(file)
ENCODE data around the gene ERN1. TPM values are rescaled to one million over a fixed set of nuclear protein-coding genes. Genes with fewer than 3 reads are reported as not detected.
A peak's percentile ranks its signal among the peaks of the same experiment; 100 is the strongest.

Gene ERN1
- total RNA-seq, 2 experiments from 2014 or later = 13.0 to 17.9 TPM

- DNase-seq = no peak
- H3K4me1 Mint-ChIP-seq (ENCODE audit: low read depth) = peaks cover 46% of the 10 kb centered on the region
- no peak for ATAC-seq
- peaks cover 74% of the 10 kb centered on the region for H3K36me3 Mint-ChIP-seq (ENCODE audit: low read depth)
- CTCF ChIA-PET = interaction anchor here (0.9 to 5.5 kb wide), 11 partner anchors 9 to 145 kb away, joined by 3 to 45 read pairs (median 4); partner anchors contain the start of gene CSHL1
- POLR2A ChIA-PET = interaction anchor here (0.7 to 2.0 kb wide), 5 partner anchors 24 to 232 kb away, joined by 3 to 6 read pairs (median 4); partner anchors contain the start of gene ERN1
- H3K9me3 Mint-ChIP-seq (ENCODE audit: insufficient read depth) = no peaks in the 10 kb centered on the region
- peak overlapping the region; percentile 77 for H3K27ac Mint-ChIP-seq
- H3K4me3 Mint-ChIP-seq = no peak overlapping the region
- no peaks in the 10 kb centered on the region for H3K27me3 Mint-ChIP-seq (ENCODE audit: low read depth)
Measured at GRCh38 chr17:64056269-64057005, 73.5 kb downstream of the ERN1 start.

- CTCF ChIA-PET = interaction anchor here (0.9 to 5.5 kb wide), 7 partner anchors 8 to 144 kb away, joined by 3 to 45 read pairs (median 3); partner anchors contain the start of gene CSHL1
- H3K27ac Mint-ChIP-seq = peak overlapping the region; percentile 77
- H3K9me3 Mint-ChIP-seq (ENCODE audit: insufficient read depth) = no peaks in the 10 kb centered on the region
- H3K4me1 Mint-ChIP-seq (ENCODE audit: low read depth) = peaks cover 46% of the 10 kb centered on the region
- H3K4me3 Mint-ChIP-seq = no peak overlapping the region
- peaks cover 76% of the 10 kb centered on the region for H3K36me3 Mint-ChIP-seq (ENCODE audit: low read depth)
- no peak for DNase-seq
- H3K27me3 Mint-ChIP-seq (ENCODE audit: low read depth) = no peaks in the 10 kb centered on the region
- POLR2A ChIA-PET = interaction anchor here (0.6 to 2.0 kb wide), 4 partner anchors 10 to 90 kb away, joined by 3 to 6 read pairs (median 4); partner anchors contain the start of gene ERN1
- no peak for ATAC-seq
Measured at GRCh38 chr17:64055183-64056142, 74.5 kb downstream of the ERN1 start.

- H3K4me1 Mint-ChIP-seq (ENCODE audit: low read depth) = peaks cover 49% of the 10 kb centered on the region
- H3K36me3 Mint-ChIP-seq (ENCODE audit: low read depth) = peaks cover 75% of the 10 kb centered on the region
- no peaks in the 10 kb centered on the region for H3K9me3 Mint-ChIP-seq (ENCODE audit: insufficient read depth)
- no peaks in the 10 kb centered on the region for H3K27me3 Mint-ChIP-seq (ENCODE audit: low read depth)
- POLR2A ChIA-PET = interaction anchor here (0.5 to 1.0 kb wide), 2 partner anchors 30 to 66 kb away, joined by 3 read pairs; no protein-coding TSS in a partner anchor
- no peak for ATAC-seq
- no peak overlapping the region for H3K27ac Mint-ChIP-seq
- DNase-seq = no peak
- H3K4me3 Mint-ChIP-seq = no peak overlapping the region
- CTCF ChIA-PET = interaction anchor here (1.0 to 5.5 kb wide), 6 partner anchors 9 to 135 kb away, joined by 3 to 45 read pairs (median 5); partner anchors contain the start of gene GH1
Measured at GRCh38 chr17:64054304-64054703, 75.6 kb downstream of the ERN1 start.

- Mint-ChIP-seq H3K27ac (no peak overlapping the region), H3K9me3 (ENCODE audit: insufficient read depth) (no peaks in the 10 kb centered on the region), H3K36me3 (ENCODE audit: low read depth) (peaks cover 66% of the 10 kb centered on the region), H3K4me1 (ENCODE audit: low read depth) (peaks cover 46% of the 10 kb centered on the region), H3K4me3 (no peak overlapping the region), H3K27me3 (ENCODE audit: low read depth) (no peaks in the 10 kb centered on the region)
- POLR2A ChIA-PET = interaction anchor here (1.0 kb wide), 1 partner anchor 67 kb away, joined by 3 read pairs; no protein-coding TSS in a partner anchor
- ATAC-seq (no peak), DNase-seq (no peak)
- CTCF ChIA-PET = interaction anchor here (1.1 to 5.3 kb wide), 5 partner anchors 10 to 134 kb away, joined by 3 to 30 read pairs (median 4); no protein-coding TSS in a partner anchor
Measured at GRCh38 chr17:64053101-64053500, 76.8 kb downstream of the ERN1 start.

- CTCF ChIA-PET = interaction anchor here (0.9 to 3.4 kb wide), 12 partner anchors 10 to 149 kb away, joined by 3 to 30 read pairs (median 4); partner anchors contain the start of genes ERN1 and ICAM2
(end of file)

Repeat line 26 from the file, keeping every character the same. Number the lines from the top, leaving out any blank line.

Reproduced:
Measured at GRCh38 chr17:64055183-64056142, 74.5 kb downstream of the ERN1 start.